Case Based Assessment (CBA): What value does it add to the OB anesthesia resident learning experience?
Abstract Number: 45
Abstract Type: Original Research
Introduction: As residency training time contracts, demands for education outcomes evidence increase. Learning interventions must be purposeful, use pedagogies consistent with goals, and their effects must be assessed (Cooke 2010). This study examines resident perceived educational value and effects of a time-intensive case-based learning activity.
Case Based Assessment (CBA) involves selecting a complex case of one’s own, generating detailed learning objectives, collecting & synthesizing relevant evidence, & 1-hour formal presentation to 2 faculty who interact & probe to assess understanding of case management, relevant concepts, alternatives, “what if’s”, etc. Piloted in 2006, CBA was implemented for OB anesthesia residents in 2009. Two modifications: Fall 2009, individual “pre-CBA meetings” to ensure substantive review case choice & ensure substantive learning points; Spring 2010, switch from “solo” to “group” CBAs (sessions conducted with all 3 residents present). 66 CBAs were conducted from Apr 2009 - Dec 2010.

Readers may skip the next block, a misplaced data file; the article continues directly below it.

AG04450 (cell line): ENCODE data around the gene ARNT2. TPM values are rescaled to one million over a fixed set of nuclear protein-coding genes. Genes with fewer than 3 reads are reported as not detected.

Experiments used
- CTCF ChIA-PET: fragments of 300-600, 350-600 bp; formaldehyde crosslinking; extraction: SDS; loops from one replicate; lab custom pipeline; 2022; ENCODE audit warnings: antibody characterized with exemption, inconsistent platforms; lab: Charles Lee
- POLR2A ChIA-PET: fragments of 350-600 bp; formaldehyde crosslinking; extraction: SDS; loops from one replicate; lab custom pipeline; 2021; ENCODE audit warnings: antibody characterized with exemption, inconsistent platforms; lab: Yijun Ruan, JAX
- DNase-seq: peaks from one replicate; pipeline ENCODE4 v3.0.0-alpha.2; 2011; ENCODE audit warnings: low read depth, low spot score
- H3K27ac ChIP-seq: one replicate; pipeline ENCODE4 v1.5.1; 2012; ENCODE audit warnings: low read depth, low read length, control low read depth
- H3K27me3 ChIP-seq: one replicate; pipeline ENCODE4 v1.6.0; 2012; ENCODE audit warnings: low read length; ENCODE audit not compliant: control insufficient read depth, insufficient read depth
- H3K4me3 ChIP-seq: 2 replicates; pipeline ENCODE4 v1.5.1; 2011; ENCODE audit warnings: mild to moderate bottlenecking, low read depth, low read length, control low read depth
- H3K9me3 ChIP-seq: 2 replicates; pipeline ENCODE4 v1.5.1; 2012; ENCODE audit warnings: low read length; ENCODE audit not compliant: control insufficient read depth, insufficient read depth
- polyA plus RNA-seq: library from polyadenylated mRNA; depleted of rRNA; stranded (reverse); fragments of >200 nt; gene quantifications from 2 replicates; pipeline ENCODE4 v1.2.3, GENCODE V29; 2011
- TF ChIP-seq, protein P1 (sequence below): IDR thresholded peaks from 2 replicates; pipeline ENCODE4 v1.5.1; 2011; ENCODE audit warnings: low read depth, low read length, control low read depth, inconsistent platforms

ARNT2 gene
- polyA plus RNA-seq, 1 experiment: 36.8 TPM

Methods: E-mail request sent to current residents & graduates (with contact info). Anonymous survey evaluating CBA experience: 11 open-ended questions + demographic data. Survey period: Nov 5 - Dec 15, 2010. Data were analyzed after survey period concluded. Analysis included thematic coding of responses & identifying dominant themes. Analysis was facilitated by qualitative data management software (NVivo9, QRS Internat’l).
Results: Survey completion rate: 26/32 (81%). Respondents cited several important roles of CBA in their 1-month rotation experience (table). Additionally, they described numerous effects related to both breadth & depth of learning (table). Nearly all viewed CBA very favorably. Despite acknowledging the time & effort demands, nearly all viewed it as well worth it (worth ALL the effort…every time!; input=output…the output was tremendous; equivalent to any quality self-guided study session”). Many recommended CBA for other rotations, but several voiced caution about the time commitment.
Discussion: Residents’ responses reflected learning processes that were deep & expansive, deliberate, and meaningful. The attributes they valued included reinforcement of learning, opportunity & space to learn, and a complementary learning approach. Despite acknowledging the extra time/effort demands, they viewed this work very favorably.
Ref: Cooke M, et al. Educating physicians: a call for reform of medical school & residency. Josey-Bass, 2010